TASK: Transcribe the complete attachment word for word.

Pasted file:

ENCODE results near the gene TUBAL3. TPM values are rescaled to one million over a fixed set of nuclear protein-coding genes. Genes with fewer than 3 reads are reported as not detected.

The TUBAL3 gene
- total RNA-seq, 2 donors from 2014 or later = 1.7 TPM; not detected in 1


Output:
ENCODE results near the gene TUBAL3. TPM values are rescaled to one million over a fixed set of nuclear protein-coding genes. Genes with fewer than 3 reads are reported as not detected.

The TUBAL3 gene
- total RNA-seq, 2 donors from 2014 or later = 1.7 TPM; not detected in 1